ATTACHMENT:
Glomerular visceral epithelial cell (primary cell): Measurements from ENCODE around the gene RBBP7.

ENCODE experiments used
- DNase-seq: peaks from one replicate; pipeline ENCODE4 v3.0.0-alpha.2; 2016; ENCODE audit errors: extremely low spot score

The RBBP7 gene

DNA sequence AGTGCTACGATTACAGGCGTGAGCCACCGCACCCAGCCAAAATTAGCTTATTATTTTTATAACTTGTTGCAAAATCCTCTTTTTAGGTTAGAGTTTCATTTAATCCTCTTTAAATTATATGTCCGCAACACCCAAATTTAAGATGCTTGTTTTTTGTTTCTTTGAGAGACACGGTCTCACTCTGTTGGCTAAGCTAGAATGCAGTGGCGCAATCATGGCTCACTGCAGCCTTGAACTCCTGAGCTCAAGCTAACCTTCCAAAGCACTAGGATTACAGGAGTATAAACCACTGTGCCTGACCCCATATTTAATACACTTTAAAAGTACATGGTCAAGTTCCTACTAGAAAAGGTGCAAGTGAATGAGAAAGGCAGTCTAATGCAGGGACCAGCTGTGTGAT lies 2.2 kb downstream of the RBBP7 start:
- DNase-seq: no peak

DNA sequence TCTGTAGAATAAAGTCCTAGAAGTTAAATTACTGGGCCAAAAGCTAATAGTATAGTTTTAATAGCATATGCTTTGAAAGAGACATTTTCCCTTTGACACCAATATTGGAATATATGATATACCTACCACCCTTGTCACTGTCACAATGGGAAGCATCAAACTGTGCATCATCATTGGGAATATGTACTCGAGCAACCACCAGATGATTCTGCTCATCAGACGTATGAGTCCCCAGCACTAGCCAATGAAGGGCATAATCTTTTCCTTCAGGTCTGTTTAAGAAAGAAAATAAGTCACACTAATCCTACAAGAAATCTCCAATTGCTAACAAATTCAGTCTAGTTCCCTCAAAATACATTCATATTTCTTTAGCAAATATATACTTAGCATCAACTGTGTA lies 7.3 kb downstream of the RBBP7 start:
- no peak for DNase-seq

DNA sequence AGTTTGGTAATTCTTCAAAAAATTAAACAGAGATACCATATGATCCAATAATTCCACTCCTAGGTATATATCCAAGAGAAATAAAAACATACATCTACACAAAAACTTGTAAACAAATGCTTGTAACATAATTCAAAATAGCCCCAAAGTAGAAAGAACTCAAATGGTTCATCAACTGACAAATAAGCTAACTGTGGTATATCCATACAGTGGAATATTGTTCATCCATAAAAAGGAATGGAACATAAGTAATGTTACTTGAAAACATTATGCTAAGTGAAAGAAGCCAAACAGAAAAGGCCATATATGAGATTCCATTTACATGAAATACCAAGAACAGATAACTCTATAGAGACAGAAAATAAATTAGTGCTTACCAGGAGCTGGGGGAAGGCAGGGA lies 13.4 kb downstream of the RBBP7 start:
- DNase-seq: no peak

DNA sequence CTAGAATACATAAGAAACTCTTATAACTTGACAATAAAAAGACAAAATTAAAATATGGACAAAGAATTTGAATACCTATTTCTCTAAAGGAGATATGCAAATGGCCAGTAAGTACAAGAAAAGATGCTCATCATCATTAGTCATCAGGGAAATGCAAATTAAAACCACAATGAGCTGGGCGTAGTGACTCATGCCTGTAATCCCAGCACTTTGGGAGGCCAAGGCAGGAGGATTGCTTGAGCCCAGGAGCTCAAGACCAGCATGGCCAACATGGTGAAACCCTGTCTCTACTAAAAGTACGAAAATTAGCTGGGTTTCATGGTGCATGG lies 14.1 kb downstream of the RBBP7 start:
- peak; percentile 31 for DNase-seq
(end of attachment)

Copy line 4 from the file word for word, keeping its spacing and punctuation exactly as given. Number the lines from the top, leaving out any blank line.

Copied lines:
The RBBP7 gene